Expressway: Sandy victims retain dignity in hardship
The Cedar Creek Park I'm used to is alive, bustling with activity. I see it on long summertime runs to Jones Beach. Colorful banners signal family reunions. Cheers and clapping resonate from Little League baseball games. Boys perform daredevil stunts on skateboards. Ice-cream truck bells hypnotically draw crowds of children.
But on Saturday, Nov. 10, I saw a very different Cedar Creek Park as I joined the American Red Cross in its service to victims of superstorm Sandy.
The jocularity and leisure that define this Seaford park were blurred and distant memories. On this day, it was cloaked in somber tones. Scattered tents stocked with blankets and hot meals populated the landscape. Exhausted, homeless individuals, their lives ravaged, stood patiently in lines for food and other items.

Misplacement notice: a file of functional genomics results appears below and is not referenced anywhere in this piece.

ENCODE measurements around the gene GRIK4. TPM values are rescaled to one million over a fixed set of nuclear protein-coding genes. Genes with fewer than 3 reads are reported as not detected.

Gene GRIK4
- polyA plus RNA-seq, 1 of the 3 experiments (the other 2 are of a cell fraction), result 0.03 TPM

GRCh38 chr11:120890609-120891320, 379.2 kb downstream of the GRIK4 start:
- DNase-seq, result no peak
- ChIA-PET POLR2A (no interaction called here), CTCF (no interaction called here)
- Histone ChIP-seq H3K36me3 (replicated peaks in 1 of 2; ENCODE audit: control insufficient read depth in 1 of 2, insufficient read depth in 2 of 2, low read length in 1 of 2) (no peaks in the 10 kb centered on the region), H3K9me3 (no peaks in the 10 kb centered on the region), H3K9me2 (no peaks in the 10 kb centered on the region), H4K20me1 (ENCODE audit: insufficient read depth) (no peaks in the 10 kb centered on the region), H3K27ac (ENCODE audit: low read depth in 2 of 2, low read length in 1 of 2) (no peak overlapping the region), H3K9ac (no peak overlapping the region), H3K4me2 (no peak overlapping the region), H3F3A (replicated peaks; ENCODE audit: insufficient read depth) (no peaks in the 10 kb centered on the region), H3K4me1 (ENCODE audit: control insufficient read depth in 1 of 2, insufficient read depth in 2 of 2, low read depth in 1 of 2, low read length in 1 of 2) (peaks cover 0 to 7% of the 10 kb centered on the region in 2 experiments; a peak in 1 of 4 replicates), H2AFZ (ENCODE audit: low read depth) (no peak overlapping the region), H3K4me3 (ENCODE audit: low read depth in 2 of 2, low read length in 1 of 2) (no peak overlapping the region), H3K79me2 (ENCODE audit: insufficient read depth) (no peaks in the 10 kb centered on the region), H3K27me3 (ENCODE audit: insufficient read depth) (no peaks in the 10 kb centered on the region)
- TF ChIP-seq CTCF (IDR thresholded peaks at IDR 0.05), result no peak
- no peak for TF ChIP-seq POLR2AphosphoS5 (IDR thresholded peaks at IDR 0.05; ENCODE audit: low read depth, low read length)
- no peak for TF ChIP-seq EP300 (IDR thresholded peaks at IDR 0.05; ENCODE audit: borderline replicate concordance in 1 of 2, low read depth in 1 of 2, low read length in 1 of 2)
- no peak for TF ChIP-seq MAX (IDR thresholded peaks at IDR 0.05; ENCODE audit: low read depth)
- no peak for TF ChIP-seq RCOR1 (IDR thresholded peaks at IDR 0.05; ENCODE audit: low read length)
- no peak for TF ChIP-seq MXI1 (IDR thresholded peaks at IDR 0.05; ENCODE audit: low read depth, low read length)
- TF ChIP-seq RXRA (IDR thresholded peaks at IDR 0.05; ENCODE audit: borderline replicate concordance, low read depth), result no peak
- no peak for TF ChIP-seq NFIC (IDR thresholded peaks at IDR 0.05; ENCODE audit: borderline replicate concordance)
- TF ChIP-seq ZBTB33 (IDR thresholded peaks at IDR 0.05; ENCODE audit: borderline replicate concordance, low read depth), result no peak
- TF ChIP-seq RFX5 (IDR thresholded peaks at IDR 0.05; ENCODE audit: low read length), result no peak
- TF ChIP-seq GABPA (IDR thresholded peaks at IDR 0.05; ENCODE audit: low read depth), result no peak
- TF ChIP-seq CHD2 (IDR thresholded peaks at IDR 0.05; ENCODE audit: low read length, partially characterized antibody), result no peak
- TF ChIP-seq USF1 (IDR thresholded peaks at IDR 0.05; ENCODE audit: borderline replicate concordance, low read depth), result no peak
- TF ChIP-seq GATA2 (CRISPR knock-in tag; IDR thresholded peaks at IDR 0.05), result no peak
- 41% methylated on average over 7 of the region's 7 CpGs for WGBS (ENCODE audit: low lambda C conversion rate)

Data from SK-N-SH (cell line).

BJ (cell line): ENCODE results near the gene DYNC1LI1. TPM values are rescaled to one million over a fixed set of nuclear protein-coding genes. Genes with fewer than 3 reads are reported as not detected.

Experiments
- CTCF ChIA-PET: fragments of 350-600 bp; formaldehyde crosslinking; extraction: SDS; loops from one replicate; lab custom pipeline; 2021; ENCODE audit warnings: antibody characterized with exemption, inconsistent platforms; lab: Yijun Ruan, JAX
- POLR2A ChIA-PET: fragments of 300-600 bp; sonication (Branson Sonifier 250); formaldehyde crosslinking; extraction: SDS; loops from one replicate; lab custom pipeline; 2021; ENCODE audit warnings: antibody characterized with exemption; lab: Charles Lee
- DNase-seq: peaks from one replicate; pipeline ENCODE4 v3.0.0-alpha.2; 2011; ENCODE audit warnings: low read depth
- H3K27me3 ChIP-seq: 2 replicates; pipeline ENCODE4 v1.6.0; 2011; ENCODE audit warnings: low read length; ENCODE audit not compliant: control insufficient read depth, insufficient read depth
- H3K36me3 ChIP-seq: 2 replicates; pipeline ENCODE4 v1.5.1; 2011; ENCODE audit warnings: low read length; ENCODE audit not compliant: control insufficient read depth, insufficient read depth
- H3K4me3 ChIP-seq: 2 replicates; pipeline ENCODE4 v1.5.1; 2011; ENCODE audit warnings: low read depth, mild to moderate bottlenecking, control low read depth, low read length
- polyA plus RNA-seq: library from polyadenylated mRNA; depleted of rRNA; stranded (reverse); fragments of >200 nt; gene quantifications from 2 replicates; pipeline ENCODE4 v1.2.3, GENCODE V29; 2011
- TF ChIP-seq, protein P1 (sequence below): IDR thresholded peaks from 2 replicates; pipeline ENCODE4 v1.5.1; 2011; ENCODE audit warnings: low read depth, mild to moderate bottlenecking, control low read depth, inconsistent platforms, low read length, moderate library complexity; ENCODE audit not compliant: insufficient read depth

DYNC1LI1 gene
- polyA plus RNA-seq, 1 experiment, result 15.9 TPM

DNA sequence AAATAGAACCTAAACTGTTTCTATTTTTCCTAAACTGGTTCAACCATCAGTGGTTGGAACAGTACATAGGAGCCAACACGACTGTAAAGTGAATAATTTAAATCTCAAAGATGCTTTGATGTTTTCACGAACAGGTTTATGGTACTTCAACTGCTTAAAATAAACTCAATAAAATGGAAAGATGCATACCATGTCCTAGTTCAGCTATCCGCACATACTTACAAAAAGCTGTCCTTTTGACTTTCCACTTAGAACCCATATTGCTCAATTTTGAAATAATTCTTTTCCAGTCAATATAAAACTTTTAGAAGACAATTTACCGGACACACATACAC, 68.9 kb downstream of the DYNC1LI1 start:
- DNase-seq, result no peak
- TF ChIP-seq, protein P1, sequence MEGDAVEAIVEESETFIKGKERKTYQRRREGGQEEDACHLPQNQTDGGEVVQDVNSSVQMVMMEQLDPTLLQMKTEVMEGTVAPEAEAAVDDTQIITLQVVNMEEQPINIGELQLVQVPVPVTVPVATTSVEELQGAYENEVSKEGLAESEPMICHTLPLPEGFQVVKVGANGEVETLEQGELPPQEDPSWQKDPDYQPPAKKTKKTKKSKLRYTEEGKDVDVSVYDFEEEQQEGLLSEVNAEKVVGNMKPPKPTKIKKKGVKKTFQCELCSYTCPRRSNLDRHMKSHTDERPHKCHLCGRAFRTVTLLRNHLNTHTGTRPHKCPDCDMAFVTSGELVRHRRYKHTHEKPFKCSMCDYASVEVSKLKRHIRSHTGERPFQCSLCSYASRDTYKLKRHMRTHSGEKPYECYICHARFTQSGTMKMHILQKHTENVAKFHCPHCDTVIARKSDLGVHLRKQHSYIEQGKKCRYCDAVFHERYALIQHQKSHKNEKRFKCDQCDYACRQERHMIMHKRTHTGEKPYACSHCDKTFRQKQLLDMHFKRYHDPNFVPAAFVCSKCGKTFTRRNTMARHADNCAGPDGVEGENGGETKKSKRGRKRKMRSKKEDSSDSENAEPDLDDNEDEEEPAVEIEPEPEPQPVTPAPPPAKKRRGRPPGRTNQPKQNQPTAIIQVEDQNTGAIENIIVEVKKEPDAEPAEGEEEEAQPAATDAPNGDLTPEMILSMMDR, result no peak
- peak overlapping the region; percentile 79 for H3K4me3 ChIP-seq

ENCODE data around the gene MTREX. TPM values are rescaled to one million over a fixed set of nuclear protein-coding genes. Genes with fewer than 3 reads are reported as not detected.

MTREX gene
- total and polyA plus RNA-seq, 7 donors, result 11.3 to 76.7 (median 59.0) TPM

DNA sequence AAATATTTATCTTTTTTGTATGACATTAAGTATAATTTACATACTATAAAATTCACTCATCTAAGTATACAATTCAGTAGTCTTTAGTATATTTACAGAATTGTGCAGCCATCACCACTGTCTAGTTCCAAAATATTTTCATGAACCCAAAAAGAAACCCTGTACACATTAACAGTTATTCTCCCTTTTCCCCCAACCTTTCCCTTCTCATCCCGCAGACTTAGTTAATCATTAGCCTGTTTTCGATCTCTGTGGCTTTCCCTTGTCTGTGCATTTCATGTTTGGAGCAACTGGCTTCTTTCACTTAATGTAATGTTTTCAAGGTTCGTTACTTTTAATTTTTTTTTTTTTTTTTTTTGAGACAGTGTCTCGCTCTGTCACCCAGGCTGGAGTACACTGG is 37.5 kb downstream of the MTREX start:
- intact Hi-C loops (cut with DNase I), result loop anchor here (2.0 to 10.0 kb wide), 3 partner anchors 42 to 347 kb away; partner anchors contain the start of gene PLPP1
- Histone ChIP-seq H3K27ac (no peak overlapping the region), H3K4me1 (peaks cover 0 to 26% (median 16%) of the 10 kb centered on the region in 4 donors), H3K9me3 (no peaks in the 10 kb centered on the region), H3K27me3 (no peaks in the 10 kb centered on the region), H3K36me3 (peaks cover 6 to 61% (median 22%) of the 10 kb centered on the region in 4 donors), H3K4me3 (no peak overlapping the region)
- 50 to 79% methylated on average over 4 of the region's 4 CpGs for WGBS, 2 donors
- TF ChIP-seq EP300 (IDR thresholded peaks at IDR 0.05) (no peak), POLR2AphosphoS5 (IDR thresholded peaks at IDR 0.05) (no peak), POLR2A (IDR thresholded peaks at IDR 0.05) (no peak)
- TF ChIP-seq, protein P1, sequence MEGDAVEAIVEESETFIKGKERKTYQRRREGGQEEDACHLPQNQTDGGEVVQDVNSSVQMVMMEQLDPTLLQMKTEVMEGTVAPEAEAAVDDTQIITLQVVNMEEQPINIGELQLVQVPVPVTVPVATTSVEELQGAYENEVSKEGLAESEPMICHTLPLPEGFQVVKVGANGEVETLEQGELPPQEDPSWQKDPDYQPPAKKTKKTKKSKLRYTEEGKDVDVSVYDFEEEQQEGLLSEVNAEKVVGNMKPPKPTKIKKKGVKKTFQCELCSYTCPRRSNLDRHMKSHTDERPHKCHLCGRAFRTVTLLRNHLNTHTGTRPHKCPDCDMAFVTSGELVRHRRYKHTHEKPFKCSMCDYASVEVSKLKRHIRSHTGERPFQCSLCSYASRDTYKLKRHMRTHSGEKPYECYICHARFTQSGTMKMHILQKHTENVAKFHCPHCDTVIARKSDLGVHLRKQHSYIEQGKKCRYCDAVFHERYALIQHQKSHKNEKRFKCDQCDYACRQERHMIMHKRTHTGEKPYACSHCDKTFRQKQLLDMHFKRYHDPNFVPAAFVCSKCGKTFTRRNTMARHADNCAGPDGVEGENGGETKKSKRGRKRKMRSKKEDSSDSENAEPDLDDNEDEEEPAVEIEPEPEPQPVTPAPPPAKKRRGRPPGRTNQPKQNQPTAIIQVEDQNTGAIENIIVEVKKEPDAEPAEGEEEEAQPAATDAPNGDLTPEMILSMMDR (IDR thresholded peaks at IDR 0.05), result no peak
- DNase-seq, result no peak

These were innocent victims of Mother Nature's vengeance, who back on Oct. 29 were caught in a storm characterized by massive destruction. Yet, now they exhibited resilience and remarkable strength.
"Thank you," so many of them said as I distributed food and water, "but is there enough for others?"
This sincere gratitude and genuine concern for their neighbors left me in awe.
At nightfall, I was approached by a woman wrapped in a down comforter, one of the few items salvaged from her home. She watched me hand a shivering girl a cotton blanket. She interceded and offered the girl her comforter.
"I'll take the cotton blanket," the woman said to me. "She needs the comforter more than I do."
As I left the park that night, I realized this: The devastation wielded by Sandy was indeed horrific, but for sure the superstorm failed to destroy the compassion, tenacity and fortitude of its victims. God bless them.
Reader Patricia Rossi lives in North Merrick.